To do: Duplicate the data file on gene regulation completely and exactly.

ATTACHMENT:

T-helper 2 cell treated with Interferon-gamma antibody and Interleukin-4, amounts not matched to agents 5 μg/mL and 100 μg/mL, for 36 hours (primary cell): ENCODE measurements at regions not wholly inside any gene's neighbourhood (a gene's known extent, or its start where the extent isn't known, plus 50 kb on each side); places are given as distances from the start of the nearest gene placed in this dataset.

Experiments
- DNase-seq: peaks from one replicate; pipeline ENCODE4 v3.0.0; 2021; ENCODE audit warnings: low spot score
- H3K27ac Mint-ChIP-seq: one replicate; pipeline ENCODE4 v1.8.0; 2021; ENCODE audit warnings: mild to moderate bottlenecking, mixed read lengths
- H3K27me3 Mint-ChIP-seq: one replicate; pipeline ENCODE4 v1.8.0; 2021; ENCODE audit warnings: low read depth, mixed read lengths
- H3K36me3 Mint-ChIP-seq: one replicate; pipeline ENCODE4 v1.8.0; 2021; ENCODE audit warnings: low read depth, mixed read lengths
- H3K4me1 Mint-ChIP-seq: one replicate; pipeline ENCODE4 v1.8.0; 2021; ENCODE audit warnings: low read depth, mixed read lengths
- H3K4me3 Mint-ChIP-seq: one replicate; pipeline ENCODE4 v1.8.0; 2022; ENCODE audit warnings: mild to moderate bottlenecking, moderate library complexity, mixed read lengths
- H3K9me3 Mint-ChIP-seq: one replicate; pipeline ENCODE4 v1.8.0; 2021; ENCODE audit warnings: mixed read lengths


T-helper 2 cell treated with Interferon-gamma antibody and Interleukin-4, amounts not matched to agents 5 μg/mL and 100 μg/mL, for 36 hours (primary cell): ENCODE measurements at regions not wholly inside any gene's neighbourhood (a gene's known extent, or its start where the extent isn't known, plus 50 kb on each side); places are given as distances from the start of the nearest gene placed in this dataset.

Experiments
- DNase-seq: peaks from one replicate; pipeline ENCODE4 v3.0.0; 2021; ENCODE audit warnings: low spot score
- H3K27ac Mint-ChIP-seq: one replicate; pipeline ENCODE4 v1.8.0; 2021; ENCODE audit warnings: mild to moderate bottlenecking, mixed read lengths
- H3K27me3 Mint-ChIP-seq: one replicate; pipeline ENCODE4 v1.8.0; 2021; ENCODE audit warnings: low read depth, mixed read lengths
- H3K36me3 Mint-ChIP-seq: one replicate; pipeline ENCODE4 v1.8.0; 2021; ENCODE audit warnings: low read depth, mixed read lengths
- H3K4me1 Mint-ChIP-seq: one replicate; pipeline ENCODE4 v1.8.0; 2021; ENCODE audit warnings: low read depth, mixed read lengths
- H3K4me3 Mint-ChIP-seq: one replicate; pipeline ENCODE4 v1.8.0; 2022; ENCODE audit warnings: mild to moderate bottlenecking, moderate library complexity, mixed read lengths
- H3K9me3 Mint-ChIP-seq: one replicate; pipeline ENCODE4 v1.8.0; 2021; ENCODE audit warnings: mixed read lengths